Speedway Fiction

Great stories for speedway fans!


Speedway Fiction

Great stories for speedway fans!



…is the only author writing novels specifically aimed at fans of motorcycle speedway racing.

Sadly, speedway in Britain today is very much a niche sport but it was not always the case. In the years between its introduction in 1928 and the war, crowds at dirt track meetings were huge and speedway riders were some of the highest-paid sportsmen. Again, in the 1970s, speedway enjoyed a revival in Britain and became what was described at the time as England’s ‘second most popular spectator sport’.

These are the periods in which Michael Hansen’s novels are set - when Britain was the centre of the speedway world.

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Earlier articles…

Heavens, the noise!

Cobble Street Speedway Star

Riddle of the Sands

Speedway Beginnings

Speedway Advertisements in 1929

THOSE of you ‘of a certain age’ may recall with fondness the BBC comedy, A. P. Herbert’s Misleading Cases. It ran over three series from 1967 until 1971 and starred Alastair Sim - in one of his rare ventures onto the small screen - as the mildly amused Mr Justice Swallow and Roy Dotrice as Captain Albert Haddock.

Captain Haddock had let it become a matter of principle not to let archaic laws interfere with the way he lived his life and, in taking on what he saw to be injustices, invariably end up having to defend his stance in court.

A P Herbert, otherwise Sir Alan Patrick Herbert, 1890 - 1971

A P HERBERT ON SPEEDWAY Heavens, the noise!

Alastair Sim as Mr Justice Swallow

The series was based on Herbert’s ‘Misleading Cases in the Common Law’, published in Punch magazine and later collected into the book Uncommon Law in which he highlighted and lobbied for the reform of several statutes he saw as being absurd or outdated. Herbert had obtained First-Class Honours in Jurisprudence from New College, Oxford, became an MP in 1935 and was knighted in Winston Churchill’s resignation honours list in 1945. He also had time to write eight novels and 15 plays.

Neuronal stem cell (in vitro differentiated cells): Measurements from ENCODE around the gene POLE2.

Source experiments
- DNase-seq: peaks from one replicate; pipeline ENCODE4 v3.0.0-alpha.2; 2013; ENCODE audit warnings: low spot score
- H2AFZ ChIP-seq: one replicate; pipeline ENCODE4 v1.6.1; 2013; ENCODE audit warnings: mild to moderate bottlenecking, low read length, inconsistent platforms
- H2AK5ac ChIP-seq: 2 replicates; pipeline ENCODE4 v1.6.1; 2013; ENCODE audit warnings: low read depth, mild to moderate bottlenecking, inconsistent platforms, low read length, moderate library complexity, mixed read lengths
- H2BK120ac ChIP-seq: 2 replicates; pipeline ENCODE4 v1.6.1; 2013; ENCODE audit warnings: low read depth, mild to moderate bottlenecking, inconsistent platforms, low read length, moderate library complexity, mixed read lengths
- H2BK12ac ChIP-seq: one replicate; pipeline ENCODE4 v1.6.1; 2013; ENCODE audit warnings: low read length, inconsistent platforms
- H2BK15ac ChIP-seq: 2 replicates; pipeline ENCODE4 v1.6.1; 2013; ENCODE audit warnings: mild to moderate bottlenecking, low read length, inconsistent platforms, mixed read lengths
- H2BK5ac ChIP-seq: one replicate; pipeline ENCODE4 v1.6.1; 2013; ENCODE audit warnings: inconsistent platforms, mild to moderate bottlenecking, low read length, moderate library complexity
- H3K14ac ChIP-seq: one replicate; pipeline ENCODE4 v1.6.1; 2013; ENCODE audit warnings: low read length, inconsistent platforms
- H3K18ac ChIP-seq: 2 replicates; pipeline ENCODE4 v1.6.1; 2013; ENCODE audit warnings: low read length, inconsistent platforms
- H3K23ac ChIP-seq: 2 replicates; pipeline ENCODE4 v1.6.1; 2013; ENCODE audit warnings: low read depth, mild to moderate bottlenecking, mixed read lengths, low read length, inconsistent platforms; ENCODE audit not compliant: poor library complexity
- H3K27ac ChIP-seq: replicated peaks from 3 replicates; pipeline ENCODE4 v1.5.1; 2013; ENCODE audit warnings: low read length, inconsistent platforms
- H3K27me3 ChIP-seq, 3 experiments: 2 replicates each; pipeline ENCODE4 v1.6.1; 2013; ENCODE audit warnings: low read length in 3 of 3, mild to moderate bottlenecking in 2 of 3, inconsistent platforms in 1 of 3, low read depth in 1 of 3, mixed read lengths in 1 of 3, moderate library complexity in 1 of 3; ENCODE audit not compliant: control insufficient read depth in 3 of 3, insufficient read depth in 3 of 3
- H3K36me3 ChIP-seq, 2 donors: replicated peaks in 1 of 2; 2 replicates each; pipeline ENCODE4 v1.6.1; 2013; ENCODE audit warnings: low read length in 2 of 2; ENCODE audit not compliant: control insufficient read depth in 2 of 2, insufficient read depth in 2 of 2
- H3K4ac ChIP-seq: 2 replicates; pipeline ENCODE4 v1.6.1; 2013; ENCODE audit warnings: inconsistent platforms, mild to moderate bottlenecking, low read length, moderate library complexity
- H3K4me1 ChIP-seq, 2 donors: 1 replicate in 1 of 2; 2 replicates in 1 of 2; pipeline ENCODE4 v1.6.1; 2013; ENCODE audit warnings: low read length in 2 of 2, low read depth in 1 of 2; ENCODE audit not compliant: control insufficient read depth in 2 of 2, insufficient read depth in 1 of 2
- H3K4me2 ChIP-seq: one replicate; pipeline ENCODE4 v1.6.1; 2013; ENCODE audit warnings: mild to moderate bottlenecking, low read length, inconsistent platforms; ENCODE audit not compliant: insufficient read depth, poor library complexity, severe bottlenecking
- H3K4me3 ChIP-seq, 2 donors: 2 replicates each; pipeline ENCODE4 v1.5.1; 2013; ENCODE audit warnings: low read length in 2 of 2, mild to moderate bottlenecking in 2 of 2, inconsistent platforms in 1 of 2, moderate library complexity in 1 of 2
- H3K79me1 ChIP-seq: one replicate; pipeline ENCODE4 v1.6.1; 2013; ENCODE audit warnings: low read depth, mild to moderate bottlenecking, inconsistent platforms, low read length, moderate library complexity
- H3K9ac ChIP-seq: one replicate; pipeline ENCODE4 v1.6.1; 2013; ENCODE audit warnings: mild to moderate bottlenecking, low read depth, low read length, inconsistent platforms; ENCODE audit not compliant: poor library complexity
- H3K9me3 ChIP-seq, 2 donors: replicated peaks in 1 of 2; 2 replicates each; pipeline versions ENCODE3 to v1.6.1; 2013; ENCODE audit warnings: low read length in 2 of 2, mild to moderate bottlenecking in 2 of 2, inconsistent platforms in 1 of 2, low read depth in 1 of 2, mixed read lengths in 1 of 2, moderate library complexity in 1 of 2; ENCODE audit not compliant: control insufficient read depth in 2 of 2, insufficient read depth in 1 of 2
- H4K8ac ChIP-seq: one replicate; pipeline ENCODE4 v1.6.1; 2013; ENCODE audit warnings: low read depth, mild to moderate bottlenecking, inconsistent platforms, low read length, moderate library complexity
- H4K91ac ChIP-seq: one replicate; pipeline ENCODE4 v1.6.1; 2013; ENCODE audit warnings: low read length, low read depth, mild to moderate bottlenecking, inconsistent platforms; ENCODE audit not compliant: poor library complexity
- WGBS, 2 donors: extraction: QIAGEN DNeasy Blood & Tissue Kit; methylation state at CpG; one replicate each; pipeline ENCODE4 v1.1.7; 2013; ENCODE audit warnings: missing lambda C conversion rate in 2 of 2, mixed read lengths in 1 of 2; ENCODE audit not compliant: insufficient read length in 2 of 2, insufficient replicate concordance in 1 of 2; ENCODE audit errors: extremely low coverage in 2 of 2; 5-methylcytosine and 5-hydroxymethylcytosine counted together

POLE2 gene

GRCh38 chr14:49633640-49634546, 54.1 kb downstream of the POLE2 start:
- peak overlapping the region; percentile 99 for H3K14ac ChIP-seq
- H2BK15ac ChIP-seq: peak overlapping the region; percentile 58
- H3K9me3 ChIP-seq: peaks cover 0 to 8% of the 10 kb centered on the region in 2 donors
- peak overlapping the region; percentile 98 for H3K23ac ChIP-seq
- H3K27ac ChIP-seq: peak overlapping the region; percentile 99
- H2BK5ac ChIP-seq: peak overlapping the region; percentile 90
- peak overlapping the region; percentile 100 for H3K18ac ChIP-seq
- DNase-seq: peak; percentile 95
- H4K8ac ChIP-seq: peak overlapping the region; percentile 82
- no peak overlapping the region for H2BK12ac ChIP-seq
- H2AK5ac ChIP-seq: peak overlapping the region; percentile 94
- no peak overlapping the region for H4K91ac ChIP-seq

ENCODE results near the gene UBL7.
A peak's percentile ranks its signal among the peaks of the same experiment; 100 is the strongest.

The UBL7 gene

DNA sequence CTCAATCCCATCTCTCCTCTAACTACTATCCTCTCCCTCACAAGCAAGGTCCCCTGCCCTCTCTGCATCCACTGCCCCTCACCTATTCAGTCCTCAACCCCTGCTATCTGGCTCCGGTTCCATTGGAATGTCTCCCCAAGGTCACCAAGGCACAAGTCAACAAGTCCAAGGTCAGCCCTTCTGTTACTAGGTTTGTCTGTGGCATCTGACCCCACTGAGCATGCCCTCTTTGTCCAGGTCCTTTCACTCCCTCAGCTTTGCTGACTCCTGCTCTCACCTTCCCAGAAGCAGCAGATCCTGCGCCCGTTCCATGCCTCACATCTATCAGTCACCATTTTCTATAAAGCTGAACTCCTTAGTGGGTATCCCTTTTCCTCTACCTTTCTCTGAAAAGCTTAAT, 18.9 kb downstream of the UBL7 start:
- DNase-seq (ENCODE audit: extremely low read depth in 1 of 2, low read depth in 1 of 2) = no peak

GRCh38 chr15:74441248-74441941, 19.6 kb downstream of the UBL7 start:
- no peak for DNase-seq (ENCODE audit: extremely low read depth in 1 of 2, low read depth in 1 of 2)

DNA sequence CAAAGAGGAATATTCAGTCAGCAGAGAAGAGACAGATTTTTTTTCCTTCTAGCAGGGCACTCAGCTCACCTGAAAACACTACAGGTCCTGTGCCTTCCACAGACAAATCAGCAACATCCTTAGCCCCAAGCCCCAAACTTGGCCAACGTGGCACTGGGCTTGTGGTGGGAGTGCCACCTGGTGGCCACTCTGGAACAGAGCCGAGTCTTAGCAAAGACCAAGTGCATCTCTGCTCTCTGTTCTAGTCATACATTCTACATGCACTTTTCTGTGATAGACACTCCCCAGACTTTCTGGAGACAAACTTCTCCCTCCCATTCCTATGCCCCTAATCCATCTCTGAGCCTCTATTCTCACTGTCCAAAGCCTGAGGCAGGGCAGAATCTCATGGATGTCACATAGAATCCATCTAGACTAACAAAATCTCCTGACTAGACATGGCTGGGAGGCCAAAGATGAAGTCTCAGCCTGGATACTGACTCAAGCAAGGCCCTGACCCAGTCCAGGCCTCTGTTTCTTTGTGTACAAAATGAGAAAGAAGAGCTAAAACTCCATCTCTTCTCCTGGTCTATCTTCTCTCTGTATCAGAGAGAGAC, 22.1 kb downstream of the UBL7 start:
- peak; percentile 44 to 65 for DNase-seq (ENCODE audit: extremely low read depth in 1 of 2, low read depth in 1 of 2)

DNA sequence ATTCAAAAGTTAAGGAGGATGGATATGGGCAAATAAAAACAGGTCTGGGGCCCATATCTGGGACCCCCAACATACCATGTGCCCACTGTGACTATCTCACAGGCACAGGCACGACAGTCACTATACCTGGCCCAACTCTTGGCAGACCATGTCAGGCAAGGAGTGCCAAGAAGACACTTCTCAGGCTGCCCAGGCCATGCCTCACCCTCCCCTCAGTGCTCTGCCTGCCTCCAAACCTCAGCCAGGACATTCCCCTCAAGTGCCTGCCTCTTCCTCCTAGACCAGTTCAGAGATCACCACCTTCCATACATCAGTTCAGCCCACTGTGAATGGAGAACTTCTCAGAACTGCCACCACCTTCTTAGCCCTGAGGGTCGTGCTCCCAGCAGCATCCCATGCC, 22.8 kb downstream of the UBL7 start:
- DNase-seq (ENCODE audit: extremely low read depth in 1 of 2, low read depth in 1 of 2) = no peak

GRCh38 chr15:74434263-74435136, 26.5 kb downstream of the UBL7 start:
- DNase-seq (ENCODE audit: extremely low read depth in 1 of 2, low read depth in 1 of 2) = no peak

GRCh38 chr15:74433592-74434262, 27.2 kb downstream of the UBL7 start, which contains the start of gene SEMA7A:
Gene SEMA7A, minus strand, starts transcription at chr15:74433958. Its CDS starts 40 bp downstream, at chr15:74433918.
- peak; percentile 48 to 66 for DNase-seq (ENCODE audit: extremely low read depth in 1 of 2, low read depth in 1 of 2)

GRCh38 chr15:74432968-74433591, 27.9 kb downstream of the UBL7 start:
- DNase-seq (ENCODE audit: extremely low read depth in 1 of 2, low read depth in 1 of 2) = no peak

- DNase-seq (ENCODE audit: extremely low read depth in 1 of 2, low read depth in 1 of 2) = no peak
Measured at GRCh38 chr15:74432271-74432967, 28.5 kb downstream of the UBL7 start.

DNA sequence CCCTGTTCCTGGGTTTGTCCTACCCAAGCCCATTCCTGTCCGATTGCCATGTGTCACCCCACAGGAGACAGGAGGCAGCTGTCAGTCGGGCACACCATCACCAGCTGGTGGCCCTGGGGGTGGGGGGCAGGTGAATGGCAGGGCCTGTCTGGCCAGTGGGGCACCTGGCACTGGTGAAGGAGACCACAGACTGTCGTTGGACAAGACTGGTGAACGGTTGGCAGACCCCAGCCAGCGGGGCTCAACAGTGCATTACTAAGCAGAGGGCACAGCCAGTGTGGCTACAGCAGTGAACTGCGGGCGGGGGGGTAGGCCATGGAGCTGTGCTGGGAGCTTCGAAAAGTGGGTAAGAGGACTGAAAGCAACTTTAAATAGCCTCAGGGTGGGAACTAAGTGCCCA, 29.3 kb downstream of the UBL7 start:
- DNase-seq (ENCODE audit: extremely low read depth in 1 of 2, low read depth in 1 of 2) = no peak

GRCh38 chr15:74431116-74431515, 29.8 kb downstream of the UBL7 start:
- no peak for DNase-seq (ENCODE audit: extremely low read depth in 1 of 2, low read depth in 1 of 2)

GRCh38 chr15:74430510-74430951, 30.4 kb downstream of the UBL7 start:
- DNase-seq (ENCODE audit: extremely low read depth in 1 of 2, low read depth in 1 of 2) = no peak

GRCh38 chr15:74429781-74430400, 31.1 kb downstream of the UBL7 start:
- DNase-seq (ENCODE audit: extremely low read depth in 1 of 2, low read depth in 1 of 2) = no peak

Roy Dotrice as Captain Albert Haddock

In 1928, as the new sport of dirt track racing swept across Britain, Alan Herbert was one of thousands who witnessed it first hand at one of the capital’s venues. ‘What would someone of Herbert’s interests be doing at a speedway stadium?’ you ask. The answer is: ‘enjoying himself enormously.’

If that seems unlikely, we have it from the hand of the man himself.

Even as a spectacle the horrid motor-bicycle wins.  True, it does not jump hurdles, and true, there is not much beauty about the dirt-track; and yet it has a kind of modern, macabre, Stravinskian, Capekian beauty. The vast stadium by night, the track lit brightly at the rim, the sea of shadow in the centre, the mountainous black stands behind packed with a shouting, invisible multitude, the starry sky of London above...

Heavens, the noise!  It is like ten million mechanical drills performing in unison. It swells and falls as the riders take the corners; it echoes about the cavernous concrete halls, drowning the feeble acclamations of the crowd; it dies slowly as the riders stop, and the end of a race seems like the end of a battle.  It is titanic and terrible and monstrous; and yet in that enormous place, made by those monsters, it seems appropriate and right.  And I do believe I rather liked it.

A P Herbert’s Misleading Cases in the Common Law were collected into two omnibus volumes, Uncommon Law in 1935 and More Uncommon Law in 1982

West Ham Custom House Stadium in 1928

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© Michael Hansen 2014